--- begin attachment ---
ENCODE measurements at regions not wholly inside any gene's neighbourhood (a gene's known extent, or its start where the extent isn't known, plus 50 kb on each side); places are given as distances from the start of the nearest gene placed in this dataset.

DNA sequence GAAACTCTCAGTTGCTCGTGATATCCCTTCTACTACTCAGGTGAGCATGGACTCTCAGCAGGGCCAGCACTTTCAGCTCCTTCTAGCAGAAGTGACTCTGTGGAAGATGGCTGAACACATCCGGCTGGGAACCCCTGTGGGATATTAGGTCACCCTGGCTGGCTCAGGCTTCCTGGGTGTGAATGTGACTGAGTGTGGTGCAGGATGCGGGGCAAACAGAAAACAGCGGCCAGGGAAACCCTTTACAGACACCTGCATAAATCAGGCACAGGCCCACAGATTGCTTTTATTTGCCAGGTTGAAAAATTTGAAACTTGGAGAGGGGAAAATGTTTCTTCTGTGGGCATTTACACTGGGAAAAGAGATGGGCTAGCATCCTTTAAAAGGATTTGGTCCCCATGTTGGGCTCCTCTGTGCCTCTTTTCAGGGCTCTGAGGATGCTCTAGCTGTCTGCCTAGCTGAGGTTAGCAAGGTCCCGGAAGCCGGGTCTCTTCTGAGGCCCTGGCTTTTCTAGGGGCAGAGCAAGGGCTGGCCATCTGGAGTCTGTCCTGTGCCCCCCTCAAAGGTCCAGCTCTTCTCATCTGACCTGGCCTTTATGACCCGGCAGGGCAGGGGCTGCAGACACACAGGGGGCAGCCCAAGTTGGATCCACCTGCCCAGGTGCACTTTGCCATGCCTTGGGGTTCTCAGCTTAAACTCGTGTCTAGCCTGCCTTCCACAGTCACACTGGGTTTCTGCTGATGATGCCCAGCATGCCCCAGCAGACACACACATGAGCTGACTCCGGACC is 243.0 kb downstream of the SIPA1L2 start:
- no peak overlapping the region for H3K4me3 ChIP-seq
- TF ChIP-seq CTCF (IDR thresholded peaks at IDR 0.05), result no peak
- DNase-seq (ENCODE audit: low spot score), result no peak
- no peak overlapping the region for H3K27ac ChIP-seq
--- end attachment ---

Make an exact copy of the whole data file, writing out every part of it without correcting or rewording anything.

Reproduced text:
ENCODE measurements at regions not wholly inside any gene's neighbourhood (a gene's known extent, or its start where the extent isn't known, plus 50 kb on each side); places are given as distances from the start of the nearest gene placed in this dataset.

DNA sequence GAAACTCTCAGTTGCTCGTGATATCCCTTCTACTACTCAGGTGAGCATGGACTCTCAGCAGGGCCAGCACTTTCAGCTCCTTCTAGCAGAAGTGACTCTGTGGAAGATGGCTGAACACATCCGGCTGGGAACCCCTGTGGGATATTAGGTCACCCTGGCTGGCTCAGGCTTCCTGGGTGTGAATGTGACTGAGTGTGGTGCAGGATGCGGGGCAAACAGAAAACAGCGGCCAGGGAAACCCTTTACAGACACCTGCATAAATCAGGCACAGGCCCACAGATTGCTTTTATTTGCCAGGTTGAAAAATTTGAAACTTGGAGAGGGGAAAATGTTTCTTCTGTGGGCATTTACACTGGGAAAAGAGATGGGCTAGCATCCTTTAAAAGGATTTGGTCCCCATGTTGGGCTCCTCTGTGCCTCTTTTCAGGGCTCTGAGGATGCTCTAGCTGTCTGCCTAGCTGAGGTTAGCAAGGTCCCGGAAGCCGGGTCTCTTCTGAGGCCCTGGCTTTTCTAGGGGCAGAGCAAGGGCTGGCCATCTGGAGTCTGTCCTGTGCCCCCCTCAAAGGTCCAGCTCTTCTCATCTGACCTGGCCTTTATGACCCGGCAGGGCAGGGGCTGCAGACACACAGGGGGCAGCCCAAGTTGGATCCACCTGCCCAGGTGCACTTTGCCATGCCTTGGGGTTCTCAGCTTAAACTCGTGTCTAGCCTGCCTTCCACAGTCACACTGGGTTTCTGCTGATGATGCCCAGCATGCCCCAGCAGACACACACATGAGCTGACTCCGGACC is 243.0 kb downstream of the SIPA1L2 start:
- no peak overlapping the region for H3K4me3 ChIP-seq
- TF ChIP-seq CTCF (IDR thresholded peaks at IDR 0.05), result no peak
- DNase-seq (ENCODE audit: low spot score), result no peak
- no peak overlapping the region for H3K27ac ChIP-seq